CT after intracranial intraarterial thrombolysis for acute stroke

S. L. Wildenhain, C. A. Jungreis, J. Barr, J. Mathis, L. Wechsler, J. A. Horton

Research output: Contribution to journalArticle

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Abstract

PURPOSE: To determine the incidence, appearance, and clinical significance of lesions mimicking intraparenchymal hemorrhages on CT in patients treated with intracranial intraarterial thrombolysis for acute strokes. METHODS: Ten cases of acute stroke treated with direct intraarterial urokinase infusion were retrospectively reviewed. Clinical and radiographic findings before and after therapy were all evaluated. RESULTS: Six (60%) of the 10 patients showed areas of increased attenuation on CT shortly after thrombolytic therapy. The lesions were associated with clinical deterioration in two cases (20%); in these two cases the lesions persisted on CT for several days. The lesions were asymptomatic in two (20%) cases; the lesions cleared on CT within 24 hours in those two patients. In two (20%) patients, immediate clinical improvement was evident despite the radiodense areas. These lesions also cleared within 24 hours. CT Hounsfield unit measurements of four of the lesions revealed very high Hounsfield units in two lesions, only one of which was a symptomatic lesion. MR in two cases revealed residua of hemorrhage. CONCLUSION: Intraparenchymal areas of increased attenuation may be seen on the CT scans of patients after intraarterial thrombolysis. The density is often at least partially attributable to contrast extravasation. The lesions should not necessarily be interpreted as hemorrhage alone, especially in the absence of clinical deterioration. Rapid clearing may be a positive prognostic sign.

Original languageEnglish (US)
Pages (from-to)487-492
Number of pages6
JournalAmerican Journal of Neuroradiology
Volume15
Issue number3
StatePublished - 1994

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Stroke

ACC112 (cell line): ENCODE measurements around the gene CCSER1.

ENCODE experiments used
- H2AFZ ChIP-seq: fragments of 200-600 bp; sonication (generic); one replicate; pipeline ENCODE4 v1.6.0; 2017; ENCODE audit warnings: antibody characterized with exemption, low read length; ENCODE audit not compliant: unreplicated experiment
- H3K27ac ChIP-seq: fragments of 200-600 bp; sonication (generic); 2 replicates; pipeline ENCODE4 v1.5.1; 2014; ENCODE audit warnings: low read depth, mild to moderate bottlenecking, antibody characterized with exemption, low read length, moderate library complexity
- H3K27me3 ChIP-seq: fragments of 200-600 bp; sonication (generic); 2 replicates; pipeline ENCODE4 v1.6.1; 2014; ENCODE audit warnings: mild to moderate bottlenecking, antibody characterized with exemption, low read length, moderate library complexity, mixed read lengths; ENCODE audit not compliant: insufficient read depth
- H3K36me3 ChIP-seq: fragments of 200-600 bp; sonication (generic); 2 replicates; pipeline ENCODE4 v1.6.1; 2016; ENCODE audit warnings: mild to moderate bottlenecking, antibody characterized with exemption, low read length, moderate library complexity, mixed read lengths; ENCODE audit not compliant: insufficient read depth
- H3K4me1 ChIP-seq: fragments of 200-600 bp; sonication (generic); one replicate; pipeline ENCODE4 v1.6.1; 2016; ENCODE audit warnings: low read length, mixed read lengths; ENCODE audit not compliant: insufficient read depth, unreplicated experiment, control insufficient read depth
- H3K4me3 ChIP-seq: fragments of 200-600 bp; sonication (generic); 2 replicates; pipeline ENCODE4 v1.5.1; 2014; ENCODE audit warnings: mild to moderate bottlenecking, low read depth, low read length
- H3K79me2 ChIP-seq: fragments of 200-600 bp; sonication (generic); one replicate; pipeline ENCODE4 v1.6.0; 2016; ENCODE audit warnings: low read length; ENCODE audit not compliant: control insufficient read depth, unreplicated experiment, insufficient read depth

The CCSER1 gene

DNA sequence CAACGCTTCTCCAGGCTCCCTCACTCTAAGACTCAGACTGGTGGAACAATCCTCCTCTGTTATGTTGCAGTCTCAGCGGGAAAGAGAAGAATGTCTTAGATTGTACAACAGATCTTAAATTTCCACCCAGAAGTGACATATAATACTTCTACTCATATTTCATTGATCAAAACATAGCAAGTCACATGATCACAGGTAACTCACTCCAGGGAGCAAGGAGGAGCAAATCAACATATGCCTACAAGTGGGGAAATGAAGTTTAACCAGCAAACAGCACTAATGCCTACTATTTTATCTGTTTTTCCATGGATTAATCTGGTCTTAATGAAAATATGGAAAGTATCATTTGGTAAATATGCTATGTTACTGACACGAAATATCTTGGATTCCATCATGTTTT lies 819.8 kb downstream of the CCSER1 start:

Hemorrhage
Intra Arterial Infusions
Thrombolytic Therapy
Urokinase-Type Plasminogen Activator
Incidence
Therapeutics

ASJC Scopus subject areas

  • Clinical Neurology
  • Radiology Nuclear Medicine and imaging
  • Radiological and Ultrasound Technology

Cite this

Wildenhain, S. L., Jungreis, C. A., Barr, J., Mathis, J., Wechsler, L., & Horton, J. A. (1994). CT after intracranial intraarterial thrombolysis for acute stroke. American Journal of Neuroradiology, 15(3), 487-492.

CT after intracranial intraarterial thrombolysis for acute stroke. / Wildenhain, S. L.; Jungreis, C. A.; Barr, J.; Mathis, J.; Wechsler, L.; Horton, J. A.

In: American Journal of Neuroradiology, Vol. 15, No. 3, 1994, p. 487-492.

Research output: Contribution to journalArticle

Wildenhain, SL, Jungreis, CA, Barr, J, Mathis, J, Wechsler, L & Horton, JA 1994, 'CT after intracranial intraarterial thrombolysis for acute stroke', American Journal of Neuroradiology, vol. 15, no. 3, pp. 487-492.
Wildenhain SL, Jungreis CA, Barr J, Mathis J, Wechsler L, Horton JA. CT after intracranial intraarterial thrombolysis for acute stroke. American Journal of Neuroradiology. 1994;15(3):487-492.
Wildenhain, S. L. ; Jungreis, C. A. ; Barr, J. ; Mathis, J. ; Wechsler, L. ; Horton, J. A. / CT after intracranial intraarterial thrombolysis for acute stroke. In: American Journal of Neuroradiology. 1994 ; Vol. 15, No. 3. pp. 487-492.
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AU - Horton, J. A.

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AB - PURPOSE: To determine the incidence, appearance, and clinical significance of lesions mimicking intraparenchymal hemorrhages on CT in patients treated with intracranial intraarterial thrombolysis for acute strokes. METHODS: Ten cases of acute stroke treated with direct intraarterial urokinase infusion were retrospectively reviewed. Clinical and radiographic findings before and after therapy were all evaluated. RESULTS: Six (60%) of the 10 patients showed areas of increased attenuation on CT shortly after thrombolytic therapy. The lesions were associated with clinical deterioration in two cases (20%); in these two cases the lesions persisted on CT for several days. The lesions were asymptomatic in two (20%) cases; the lesions cleared on CT within 24 hours in those two patients. In two (20%) patients, immediate clinical improvement was evident despite the radiodense areas. These lesions also cleared within 24 hours. CT Hounsfield unit measurements of four of the lesions revealed very high Hounsfield units in two lesions, only one of which was a symptomatic lesion. MR in two cases revealed residua of hemorrhage. CONCLUSION: Intraparenchymal areas of increased attenuation may be seen on the CT scans of patients after intraarterial thrombolysis. The density is often at least partially attributable to contrast extravasation. The lesions should not necessarily be interpreted as hemorrhage alone, especially in the absence of clinical deterioration. Rapid clearing may be a positive prognostic sign.

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